FIM participates in annual ETSC Performance Index Conference
On 19th June, FIM participated in the European Transport Safety Council’s (ETSC) annual Road Safety Performance Index (PIN) Conference in Brussels, Belgium, hosted in cooperation with the Mission of Norway to the EU.
ETSC President Professor Herman De Croo, gave opening remarks, alongside Jacques Pieraerts, Vice President of Toyota Motor Europe, and Peter Kronberg, Safety Director at the Volvo Group, who both framed the discussions with perspectives from the automotive sector. Ketil Solvik-Olsen, Norwegian Minister of Transport and Communications, followed the introductory speeches with his keynote address, entitled ‘Europe’s safest streets – the secrets of Norway’s success’. Minister Solvik-Olsen emphasised the importance of ‘vision zero’, aiming for zero road deaths in 2050, to keep a focus on reducing fatalities and serious injuries.
ETSC then took the opportunity to reflect on road safety in 2017 by presenting two reports, ‘Reducing Child Deaths on European Roads’ and ‘Ranking EU Progress on Road Safety’, alongside their landmark annual PIN Flash Report ‘An Overview of Road Death Data Collection in the EU’. ETSC Executive Director Antonio Avenoso presented the report, underlining that road safety, despite improving drastically in recent history, has stagnated since 2017. He further explained that ETSC would not award the PIN award to a Member State for the first time in twelve years in order to emphasise the need for improvement across Europe.
In the PIN Flash Report, ETSC set out a series of recommendations to the EU institutions and Member States. At EU level, ETSC call for Event Data Recorders to be mandated for all new vehicles and for that data to be made available on a mandatory basis for accident investigation in the context of the revision of the General Safety Regulation. Furthermore, ETSC call for drug-driving monitoring methods to be standardised and for the SafetyNet definition of a drink-driving death to be adopted. Concerning Member States, ETSC set out a range of recommendations regarding how road deaths are reported and how this can be improved, including by increasing the interconnectedness between the relevant authorities. Additionally, ETSC recommend that, where an accident occurs, that alcohol testing be obligatory and that the police have the right to access data to ascertain if a mobile phone was in-use.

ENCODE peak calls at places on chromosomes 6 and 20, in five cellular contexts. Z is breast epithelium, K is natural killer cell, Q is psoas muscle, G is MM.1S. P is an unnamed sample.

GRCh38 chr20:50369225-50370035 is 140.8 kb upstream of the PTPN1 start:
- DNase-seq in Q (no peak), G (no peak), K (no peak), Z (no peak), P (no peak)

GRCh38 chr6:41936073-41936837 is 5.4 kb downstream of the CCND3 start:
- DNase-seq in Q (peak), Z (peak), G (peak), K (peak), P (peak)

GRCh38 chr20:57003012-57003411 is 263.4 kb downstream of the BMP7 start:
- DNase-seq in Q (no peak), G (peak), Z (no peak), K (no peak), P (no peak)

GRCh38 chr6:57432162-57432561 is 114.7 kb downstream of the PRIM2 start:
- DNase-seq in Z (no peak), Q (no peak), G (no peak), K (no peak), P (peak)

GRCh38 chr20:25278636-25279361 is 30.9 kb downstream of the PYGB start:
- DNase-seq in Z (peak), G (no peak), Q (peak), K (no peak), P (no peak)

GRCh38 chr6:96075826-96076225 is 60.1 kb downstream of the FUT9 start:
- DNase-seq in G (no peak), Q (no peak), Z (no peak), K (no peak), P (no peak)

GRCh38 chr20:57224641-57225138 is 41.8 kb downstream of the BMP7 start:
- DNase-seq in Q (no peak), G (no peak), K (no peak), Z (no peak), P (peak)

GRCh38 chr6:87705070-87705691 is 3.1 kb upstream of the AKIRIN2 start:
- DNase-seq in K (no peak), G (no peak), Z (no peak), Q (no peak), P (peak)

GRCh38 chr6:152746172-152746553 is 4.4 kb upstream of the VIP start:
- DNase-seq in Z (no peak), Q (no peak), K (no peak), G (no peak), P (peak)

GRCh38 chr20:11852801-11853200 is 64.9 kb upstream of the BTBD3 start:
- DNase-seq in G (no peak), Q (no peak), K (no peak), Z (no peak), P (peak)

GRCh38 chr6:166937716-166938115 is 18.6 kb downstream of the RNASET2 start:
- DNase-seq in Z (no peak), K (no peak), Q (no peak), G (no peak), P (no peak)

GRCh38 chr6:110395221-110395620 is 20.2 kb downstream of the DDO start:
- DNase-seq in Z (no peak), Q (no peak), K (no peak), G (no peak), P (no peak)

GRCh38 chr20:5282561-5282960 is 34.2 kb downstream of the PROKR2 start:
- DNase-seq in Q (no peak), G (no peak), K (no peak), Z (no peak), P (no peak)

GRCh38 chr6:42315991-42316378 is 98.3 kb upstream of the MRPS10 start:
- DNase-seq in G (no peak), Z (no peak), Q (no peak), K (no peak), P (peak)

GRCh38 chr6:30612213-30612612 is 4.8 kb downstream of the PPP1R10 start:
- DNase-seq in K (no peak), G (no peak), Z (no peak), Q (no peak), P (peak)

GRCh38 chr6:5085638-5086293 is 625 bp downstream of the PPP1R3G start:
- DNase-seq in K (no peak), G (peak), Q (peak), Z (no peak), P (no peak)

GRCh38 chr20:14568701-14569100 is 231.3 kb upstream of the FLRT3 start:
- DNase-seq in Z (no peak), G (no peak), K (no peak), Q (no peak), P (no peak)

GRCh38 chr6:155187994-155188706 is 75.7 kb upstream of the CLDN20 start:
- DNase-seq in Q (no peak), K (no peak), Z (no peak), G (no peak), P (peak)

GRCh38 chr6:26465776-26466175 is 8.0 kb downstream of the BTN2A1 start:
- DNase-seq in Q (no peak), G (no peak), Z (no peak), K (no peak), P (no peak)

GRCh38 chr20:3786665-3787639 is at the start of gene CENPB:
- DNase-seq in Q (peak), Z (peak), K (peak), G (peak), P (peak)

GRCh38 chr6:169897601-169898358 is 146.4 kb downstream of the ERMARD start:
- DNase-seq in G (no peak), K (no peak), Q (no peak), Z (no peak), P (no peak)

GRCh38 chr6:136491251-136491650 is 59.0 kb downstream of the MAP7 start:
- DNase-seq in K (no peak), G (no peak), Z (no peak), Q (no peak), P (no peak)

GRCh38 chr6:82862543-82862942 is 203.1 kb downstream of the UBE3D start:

Following the ETSC’s interjection, Mr. Matthew Baldwin, Deputy Director-General, DG Mobility and Transport, European Commission, spoke on ‘The European Road Safety Strategy 2020-30’, noting that road safety should be viewed as a health issue. He placed a firm emphasis on the vitality of fixed targets, such as that of zero road deaths in 2050, in ensuring that Member States are firmly committed to action, but also in that there is a clear aim, which exists, not necessarily to be achieved, but to be sought.
Lastly, Mr. Baldwin participated in a panel session alongside Manuelle Salathe, Secretary General of the National Interministerial Road Safety Observatory, France, Moyagh Murdock, CEO, Road Safety Authority, Ireland, Konrad Romik, Director of the National Road Safety Council, Poland, and Ellen Townsend, Policy Director, ETSC. During the debate, ETSC underlined that the European Parliament and Council must act quickly in order to adopt the proposals made in the European Commission’s Third Mobility Package before the end of the current legislature, noting that the revision of the GSR/PSR has already been delayed since 2015.